Thom Lewis says he’s tired of living next door to a burned-out home and makeshift dump in Tampa Heights.
From the front, the house is standing, although barely. There are piles of junk and furniture. And it has been this way for nearly six months.
“It affects the health and safety of everyone in the neighborhood,” Lewis said.
The house at 3605 Dartmouth Ave. has been a code enforcement problem for years, but it became a nightmare in December after it caught fire. The burned-out shell is not only an eyesore, but Lewis says it also attracts vandals and could be a danger. He wants one thing:
“The city needs to tear the house down,” Lewis said.
“If this were Hyde Park, this would not be allowed to sit here like this,” he said. “And that’s what really bothers me.”
He’s complained to authorities but says he gets no answers.
8 On Your Side checked with Sal Ruggiero, who is the operations manager of Tampa’s Neighborhood Enhancement Office. Ruggiero knows all about the troubled Dartmouth house. He said the city wants to tear down the house, but it has to follow the legal process. He said the typical process takes four to six months. The owner hasn’t responded to letters or fines. If the owner won’t demolish the house, the city will.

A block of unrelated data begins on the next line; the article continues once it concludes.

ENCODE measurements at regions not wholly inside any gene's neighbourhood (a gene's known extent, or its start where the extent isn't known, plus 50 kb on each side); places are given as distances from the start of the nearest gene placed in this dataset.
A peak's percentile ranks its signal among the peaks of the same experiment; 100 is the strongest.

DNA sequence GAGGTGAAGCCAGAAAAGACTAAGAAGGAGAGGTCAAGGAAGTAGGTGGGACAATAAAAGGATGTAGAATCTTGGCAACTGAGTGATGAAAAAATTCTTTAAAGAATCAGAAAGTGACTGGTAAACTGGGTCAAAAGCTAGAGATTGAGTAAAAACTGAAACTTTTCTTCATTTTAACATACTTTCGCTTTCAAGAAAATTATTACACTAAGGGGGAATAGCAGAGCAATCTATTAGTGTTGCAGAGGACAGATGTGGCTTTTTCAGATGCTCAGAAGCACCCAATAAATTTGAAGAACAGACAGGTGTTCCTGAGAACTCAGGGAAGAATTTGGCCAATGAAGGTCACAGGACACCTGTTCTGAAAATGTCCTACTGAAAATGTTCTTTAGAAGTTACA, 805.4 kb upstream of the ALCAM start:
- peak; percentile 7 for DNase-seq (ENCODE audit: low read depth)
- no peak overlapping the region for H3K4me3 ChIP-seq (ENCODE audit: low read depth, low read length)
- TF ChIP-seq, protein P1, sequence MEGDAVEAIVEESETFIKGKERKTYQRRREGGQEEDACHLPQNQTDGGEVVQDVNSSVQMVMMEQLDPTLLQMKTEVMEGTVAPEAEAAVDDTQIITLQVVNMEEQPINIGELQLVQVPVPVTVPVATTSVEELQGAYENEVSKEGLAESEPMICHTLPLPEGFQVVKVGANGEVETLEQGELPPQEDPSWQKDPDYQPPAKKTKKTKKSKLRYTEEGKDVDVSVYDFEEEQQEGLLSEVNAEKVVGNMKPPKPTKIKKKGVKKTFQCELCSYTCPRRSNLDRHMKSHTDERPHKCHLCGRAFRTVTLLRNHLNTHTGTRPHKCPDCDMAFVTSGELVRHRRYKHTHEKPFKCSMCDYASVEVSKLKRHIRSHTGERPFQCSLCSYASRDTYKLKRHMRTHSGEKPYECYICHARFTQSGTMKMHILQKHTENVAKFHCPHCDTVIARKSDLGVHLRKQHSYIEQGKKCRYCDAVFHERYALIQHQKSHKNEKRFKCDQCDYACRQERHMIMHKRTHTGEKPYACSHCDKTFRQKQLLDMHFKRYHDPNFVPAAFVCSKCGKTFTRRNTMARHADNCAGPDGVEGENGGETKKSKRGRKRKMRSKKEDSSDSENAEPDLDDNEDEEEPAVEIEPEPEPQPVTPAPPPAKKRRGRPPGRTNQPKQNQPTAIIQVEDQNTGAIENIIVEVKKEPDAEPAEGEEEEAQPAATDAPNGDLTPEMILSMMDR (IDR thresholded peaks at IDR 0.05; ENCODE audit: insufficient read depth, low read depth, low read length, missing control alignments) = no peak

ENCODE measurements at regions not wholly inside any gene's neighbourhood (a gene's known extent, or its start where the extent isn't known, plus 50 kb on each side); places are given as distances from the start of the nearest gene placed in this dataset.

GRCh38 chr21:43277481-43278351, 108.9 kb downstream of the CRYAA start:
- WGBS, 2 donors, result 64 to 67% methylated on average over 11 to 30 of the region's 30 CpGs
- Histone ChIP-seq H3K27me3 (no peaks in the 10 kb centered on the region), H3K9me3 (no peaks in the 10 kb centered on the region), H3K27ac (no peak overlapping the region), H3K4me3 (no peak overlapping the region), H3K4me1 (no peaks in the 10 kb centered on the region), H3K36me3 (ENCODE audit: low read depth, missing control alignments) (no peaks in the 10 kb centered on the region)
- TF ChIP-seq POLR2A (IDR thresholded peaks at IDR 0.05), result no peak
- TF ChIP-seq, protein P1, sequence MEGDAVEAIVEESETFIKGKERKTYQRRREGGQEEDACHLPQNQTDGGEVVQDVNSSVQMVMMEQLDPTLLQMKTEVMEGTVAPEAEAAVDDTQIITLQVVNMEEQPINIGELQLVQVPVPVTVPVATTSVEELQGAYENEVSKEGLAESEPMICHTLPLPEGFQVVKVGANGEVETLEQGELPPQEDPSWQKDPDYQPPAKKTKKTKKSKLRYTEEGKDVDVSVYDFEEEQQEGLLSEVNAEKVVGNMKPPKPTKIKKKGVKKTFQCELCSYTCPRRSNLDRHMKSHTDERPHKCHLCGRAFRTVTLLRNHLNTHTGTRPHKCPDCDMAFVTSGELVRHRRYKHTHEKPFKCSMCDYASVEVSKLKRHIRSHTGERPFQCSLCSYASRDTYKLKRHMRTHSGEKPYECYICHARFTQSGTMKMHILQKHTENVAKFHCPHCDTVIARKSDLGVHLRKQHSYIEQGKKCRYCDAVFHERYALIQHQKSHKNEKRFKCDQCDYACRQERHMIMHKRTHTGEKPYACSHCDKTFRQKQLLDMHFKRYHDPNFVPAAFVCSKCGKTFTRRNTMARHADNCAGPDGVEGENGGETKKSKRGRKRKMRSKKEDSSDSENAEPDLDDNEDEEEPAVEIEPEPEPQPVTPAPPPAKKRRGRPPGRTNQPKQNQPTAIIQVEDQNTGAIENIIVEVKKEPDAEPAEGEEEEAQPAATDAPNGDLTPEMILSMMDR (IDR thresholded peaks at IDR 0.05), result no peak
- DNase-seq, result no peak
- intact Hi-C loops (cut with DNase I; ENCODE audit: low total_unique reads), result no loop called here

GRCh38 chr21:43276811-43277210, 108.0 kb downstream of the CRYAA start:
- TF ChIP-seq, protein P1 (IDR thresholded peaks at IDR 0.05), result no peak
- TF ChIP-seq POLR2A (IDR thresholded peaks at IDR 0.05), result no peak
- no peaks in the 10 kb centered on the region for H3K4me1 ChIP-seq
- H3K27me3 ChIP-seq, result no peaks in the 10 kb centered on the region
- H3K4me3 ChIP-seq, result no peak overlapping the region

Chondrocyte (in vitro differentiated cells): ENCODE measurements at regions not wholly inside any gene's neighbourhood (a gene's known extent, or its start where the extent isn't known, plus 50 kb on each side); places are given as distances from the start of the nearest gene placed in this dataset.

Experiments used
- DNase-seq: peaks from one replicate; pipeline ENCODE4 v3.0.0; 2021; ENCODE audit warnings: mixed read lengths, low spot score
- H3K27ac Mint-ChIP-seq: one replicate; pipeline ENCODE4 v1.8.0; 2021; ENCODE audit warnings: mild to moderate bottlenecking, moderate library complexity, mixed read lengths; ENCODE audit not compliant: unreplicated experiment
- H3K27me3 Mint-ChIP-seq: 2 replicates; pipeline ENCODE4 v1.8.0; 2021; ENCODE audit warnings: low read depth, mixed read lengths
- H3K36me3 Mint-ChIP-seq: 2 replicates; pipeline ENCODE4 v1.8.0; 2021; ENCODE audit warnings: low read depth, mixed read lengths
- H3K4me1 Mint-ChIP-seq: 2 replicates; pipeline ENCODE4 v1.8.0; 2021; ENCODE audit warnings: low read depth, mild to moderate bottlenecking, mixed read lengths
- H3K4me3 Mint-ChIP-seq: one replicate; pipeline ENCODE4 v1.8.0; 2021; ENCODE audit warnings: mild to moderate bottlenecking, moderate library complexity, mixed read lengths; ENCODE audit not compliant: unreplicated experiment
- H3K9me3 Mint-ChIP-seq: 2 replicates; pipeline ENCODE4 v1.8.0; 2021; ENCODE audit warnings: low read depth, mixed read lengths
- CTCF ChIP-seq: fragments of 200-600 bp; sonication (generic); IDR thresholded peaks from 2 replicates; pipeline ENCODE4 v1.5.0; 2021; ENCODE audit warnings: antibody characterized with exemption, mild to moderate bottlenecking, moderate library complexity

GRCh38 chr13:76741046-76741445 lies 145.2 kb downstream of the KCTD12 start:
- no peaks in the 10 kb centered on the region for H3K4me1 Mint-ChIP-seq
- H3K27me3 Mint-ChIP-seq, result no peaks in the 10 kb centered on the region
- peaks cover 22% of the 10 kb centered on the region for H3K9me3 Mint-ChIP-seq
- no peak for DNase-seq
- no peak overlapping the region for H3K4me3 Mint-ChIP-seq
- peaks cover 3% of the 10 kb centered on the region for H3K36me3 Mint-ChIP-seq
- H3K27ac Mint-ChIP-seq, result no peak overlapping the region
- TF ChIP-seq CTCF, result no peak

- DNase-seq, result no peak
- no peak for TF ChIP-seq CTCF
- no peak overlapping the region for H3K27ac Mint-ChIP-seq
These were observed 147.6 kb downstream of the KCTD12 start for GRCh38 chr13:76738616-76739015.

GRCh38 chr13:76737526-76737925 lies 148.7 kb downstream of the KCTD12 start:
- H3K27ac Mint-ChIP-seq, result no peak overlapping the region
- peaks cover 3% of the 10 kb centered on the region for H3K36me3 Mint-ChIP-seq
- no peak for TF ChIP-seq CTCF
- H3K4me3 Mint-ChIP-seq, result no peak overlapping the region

“I wish I could do something quicker, but I have to go by what the law is, and we have to observe property rights and give proper notice and wait for responses, and it’s time consuming,” Ruggiero said.
The city is in the process of doing one last title search. If there is not a new owner, the demolition will move forward in two weeks. It could take 30 to 45 days after that to remove the house. Ruggiero said.
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